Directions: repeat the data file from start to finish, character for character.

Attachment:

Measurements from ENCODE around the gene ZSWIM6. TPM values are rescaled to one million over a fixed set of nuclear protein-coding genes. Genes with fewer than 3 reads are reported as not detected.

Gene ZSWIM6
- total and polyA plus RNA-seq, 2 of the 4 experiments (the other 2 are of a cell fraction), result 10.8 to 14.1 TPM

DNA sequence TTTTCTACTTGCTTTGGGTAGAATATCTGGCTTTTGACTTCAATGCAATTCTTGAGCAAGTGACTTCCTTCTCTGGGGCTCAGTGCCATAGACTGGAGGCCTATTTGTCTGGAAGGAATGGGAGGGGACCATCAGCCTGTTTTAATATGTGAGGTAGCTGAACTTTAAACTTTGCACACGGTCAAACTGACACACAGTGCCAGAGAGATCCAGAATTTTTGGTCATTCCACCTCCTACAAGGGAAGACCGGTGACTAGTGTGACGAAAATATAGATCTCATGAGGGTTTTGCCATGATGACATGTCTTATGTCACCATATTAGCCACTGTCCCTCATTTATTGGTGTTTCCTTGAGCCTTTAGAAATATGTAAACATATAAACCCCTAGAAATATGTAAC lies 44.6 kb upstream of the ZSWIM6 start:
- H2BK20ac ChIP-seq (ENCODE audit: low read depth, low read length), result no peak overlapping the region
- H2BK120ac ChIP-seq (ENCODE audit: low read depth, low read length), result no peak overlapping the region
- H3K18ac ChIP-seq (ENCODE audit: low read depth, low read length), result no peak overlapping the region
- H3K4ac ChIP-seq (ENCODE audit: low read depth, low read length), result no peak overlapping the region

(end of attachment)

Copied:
Measurements from ENCODE around the gene ZSWIM6. TPM values are rescaled to one million over a fixed set of nuclear protein-coding genes. Genes with fewer than 3 reads are reported as not detected.

Gene ZSWIM6
- total and polyA plus RNA-seq, 2 of the 4 experiments (the other 2 are of a cell fraction), result 10.8 to 14.1 TPM

DNA sequence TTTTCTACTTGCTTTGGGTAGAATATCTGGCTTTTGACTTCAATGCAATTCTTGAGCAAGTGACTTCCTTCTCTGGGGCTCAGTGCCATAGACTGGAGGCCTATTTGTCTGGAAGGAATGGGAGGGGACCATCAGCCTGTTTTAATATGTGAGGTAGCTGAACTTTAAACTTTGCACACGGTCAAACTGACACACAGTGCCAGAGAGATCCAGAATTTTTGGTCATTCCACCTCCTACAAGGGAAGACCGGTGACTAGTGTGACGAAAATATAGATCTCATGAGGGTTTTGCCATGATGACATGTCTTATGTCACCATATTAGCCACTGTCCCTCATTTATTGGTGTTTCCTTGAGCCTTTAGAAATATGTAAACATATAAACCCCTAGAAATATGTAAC lies 44.6 kb upstream of the ZSWIM6 start:
- H2BK20ac ChIP-seq (ENCODE audit: low read depth, low read length), result no peak overlapping the region
- H2BK120ac ChIP-seq (ENCODE audit: low read depth, low read length), result no peak overlapping the region
- H3K18ac ChIP-seq (ENCODE audit: low read depth, low read length), result no peak overlapping the region
- H3K4ac ChIP-seq (ENCODE audit: low read depth, low read length), result no peak overlapping the region